Installing solar panels on your terrace to generate power can be a rewarding idea in many ways. If you face frequent power-cuts, a rooftop plant may be a great solution. You get electricity at a price that is now comparable to or lower than conventional sources of power. There are also environmental benefits, as solar is a clean source of energy. Plus, it is more efficient to generate power close to where it is consumed, as it eliminates transmission losses (which are about 20 per cent).
That said, consider ownership models, cost, maintenance and other issues to decide if this is suitable for you.
You can select from one of three ways to set up a roof-top solar power generation plant. The first one, which is the most popular, is the ownership model. In this, as a home owner you pay for the equipment and installation, and use the power. You can get a subsidy of ₹18,000 per kW of installed power from the Ministry of Renewable Energy (MNRE) under the Sustainable Rooftop Implementation for Solar Transfiguration of India’ (SRISTI) scheme. Different State governments such as Tamil Nadu also have subsidy schemes.
Under the second model, the owner gives terrace space to a government or private entity to install the equipment. In return, they get financial benefits.
For example, in Kerala, if you go with the utility-owned model, you can get 10 per cent of the electricity produced for free. Alternatively, you can buy any quantity of electricity produced at a fixed rate.
The third model is community ownership, which may be suitable for renters, home owners with unsuitable roofs to produce power or where the roof is shared by many. The unit is set up collectively (in the same site or elsewhere) and the benefits are shared proportionally.
Your cost depends on the area available and the installed capacity. The general rule of thumb is that you need 220 sqft for a 1 kW plant which can generate about five units in a day (with 5-6 hours of sunshine). The calculations vary with location, based on solar intensity.
You must also account for component and installation expenses. The panels (photo-voltaic modules) account for about half of the total expense and have been on a downtrend in the past few years. For instance, from about ₹1 lakh per kW about five years ago, it is now down to ₹40,000 to 60,000/kW. The life of these panels is typically 25-35 years, and they do not require much maintenance.
Inverters, which convert the power generated to be suitable for domestic use, account for a fourth of the cost. Wiring and other components and installation account for the other quarter of the price.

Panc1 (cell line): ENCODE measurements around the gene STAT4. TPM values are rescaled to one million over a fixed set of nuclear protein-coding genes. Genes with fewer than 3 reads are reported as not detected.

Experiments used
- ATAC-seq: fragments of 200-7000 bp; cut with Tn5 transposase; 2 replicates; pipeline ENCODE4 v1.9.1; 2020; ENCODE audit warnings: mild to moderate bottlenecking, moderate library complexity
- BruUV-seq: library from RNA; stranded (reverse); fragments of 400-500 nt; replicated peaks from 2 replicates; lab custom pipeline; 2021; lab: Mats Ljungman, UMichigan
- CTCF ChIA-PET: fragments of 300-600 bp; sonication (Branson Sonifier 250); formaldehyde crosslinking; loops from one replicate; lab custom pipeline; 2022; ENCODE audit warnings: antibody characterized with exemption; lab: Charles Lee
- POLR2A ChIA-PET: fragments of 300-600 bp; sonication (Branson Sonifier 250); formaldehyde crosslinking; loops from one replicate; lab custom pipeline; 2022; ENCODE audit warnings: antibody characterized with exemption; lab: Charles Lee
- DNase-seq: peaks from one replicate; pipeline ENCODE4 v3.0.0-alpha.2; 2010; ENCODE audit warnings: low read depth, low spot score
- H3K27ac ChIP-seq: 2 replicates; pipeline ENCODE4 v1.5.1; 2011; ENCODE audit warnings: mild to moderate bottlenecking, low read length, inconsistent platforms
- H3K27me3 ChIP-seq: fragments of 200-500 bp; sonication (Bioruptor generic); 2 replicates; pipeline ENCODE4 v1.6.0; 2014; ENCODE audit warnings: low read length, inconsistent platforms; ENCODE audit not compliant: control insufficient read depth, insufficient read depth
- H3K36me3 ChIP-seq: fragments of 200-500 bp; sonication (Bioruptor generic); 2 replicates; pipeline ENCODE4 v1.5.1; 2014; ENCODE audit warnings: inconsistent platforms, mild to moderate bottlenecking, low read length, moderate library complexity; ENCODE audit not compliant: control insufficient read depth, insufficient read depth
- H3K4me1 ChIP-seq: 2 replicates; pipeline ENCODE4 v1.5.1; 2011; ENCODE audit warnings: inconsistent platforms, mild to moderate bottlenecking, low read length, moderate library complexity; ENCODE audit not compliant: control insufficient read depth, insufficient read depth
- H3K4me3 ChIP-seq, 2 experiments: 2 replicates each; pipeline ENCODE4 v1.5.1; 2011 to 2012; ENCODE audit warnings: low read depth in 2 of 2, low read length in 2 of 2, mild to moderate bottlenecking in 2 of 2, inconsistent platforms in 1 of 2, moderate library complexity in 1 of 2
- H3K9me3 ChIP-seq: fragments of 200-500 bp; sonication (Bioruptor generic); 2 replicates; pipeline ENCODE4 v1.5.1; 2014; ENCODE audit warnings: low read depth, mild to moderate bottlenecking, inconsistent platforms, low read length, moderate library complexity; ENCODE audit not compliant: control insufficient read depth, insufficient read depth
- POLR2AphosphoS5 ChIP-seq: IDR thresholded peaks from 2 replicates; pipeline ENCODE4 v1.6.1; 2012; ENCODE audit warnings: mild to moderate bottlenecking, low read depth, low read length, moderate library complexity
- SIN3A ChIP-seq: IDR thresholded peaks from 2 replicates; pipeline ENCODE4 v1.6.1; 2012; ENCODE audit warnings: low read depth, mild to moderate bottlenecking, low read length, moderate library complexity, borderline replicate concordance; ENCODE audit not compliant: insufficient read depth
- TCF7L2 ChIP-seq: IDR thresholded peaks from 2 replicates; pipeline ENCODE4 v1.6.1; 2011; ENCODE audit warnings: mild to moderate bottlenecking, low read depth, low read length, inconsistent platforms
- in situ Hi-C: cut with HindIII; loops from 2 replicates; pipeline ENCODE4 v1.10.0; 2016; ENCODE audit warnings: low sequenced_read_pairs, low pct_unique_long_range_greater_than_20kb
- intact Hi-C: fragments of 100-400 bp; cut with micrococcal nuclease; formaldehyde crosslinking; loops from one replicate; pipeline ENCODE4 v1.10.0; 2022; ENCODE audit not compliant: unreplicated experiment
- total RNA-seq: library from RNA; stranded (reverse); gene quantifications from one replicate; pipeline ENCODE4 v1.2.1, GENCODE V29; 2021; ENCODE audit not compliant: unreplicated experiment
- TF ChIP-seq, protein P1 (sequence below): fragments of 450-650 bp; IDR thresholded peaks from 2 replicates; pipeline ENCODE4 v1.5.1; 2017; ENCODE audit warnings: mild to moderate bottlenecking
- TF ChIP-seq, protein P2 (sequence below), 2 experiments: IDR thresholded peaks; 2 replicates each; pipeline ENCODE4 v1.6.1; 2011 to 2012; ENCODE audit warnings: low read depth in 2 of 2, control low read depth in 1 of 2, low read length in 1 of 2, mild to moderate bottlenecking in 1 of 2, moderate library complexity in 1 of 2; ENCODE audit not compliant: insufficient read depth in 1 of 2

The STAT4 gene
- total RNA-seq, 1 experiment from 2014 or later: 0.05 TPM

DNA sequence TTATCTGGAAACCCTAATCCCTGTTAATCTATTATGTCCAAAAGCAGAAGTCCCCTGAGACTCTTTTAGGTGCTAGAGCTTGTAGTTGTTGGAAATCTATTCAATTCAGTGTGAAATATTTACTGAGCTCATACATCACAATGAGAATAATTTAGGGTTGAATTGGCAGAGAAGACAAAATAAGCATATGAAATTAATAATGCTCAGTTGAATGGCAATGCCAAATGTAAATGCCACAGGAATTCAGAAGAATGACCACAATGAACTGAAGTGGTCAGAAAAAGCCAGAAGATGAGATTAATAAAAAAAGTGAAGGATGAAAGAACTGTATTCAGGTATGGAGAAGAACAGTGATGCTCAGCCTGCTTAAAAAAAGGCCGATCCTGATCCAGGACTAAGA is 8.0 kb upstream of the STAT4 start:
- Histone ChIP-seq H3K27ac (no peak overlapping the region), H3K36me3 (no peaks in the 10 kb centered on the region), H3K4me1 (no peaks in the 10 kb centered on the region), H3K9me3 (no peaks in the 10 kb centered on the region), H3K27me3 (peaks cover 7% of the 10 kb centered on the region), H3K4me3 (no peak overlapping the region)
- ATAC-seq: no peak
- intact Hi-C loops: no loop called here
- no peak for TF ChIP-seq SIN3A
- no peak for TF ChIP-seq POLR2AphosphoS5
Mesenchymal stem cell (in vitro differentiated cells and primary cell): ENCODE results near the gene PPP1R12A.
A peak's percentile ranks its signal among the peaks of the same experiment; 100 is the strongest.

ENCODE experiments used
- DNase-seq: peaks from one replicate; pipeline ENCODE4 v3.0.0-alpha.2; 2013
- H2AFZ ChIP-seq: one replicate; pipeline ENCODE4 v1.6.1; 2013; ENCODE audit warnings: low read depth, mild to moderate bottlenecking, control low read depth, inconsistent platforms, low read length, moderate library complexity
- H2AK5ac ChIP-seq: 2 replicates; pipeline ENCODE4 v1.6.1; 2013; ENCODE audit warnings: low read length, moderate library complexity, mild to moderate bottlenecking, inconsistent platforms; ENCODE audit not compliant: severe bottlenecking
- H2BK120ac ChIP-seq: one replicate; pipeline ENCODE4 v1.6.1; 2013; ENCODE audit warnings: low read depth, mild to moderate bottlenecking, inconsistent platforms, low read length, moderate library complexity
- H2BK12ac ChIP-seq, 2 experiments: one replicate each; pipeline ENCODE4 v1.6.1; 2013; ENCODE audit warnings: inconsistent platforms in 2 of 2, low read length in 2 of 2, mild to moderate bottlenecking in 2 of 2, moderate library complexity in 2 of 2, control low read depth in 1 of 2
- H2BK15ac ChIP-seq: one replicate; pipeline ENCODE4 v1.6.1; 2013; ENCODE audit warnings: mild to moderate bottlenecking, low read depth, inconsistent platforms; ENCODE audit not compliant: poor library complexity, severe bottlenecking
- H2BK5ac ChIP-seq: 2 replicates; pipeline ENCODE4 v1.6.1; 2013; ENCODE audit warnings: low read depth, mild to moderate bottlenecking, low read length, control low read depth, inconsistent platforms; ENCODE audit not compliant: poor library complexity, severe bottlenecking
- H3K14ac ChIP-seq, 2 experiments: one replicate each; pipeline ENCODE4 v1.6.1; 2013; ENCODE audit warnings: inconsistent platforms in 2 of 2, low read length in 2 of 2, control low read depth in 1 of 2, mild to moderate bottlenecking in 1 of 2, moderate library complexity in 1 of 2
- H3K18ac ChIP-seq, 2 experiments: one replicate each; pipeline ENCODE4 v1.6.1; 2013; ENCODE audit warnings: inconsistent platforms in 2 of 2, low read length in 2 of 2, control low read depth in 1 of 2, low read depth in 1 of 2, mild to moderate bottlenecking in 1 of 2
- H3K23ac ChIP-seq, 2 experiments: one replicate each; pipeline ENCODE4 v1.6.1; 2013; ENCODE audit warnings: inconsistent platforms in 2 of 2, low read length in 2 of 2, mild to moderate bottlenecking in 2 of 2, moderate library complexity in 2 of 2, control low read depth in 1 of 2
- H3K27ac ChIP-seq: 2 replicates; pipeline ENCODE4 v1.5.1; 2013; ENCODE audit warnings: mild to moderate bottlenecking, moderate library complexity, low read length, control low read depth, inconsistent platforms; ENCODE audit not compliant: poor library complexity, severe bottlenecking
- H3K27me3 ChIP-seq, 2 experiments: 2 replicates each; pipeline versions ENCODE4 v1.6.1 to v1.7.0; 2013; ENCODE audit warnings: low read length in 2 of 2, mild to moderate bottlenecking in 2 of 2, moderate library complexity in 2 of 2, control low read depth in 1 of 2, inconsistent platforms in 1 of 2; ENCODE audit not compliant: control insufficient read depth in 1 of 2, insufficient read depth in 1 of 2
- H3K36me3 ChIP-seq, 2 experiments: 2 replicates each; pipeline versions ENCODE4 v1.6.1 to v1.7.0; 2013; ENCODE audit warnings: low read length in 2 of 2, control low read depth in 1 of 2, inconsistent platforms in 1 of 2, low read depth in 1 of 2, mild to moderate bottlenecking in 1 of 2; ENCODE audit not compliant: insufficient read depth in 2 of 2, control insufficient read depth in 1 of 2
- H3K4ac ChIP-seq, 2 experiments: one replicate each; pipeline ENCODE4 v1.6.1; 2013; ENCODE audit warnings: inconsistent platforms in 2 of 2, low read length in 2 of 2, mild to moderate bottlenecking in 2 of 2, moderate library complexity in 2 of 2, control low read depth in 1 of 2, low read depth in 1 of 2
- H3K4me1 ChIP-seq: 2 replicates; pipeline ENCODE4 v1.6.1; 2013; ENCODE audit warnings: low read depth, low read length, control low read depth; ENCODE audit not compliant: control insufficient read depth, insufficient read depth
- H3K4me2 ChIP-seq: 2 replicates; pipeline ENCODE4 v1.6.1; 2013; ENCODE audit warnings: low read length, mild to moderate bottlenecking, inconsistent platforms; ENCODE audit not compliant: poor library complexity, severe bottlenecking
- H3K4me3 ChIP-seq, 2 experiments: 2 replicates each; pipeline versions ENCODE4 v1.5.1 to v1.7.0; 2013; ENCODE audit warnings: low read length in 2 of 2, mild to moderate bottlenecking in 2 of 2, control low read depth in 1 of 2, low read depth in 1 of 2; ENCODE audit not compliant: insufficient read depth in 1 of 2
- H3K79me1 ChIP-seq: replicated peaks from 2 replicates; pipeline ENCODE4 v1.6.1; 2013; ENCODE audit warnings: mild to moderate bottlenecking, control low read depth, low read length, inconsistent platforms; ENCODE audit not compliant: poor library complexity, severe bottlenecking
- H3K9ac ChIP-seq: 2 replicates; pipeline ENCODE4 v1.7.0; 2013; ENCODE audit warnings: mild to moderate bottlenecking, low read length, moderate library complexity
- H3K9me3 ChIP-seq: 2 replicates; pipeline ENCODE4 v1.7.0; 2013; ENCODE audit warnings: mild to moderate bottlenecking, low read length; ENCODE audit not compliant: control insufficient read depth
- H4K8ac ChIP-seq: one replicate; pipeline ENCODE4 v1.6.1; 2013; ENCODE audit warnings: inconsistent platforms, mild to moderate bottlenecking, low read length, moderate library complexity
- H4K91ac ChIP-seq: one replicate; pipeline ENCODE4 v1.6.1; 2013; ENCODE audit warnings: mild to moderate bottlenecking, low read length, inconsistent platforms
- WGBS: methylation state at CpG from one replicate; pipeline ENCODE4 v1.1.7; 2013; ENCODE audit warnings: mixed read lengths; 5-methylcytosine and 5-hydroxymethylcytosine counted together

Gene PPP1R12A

You can also buy kits that include all the essential items. These are typically available from 1 kW capacities and may also come with mobile apps to monitor power generation. The kit providers also give extended warranty and service guarantees.
These costs are for grid-connected systems where you can export excess power and get credits through net-metering. Your per-KW price tends to decrease as you install larger units.
Costs, however, increase substantially if you go for battery backup, which may be required for off-grid solutions.
The benchmark per-Watt cost (from MNRE) is ₹60 for grid-connected and ₹100 for off-grid systems with a six-hour battery storage.
Your return on investment depends on your cost, subsidy and the cost of electricity. At ₹8 per unit, a 1KW unit would save you about ₹9,600 per year (assuming eight months of operation, generating 5W per day). If your cost was ₹50,000 (after subsidy), you can get your return in five years, and continue to reap the benefits for 20 or more years afterwards.
Before you decide to make power when the sun shines, be aware of the issues. One, you must note that the idea makes sense only in sun-rich States. Check the solar intensity of the region.
Two, be aware of the problems in battery systems. It adds to the initial cost and requires ongoing maintenance and replacement expenses. Also, there is energy loss on charging and discharging, which adds to the cost of power.
Three, do not bank on getting subsidies. Rules vary with States, and be sure to know the restrictions and procedures. Be prepared for delays — completion of site inspection and getting net meters installed by the authorities take a lot of time.
Four, government policies are not yet completely favourable to key aspects such as net-metering. For instance, Tamil Nadu caps capacity at 1 kW for subsidy (₹20,000 per kW). The credit for net-metering power exported to the grid is capped at 90 per cent of the energy drawn during a 12-month settlement period. In Gujarat, capacity is capped at 50 per cent of the contract load or the limit sanctioned for the first two years of the agreement.
Five, there are issues with installation and service. Wrong installation of panels, unsafe wiring and lack of design standards increase risk of accident. And with imported panels and components, after-sales service and availability of parts become a concern.
The writer is an independent financial consultant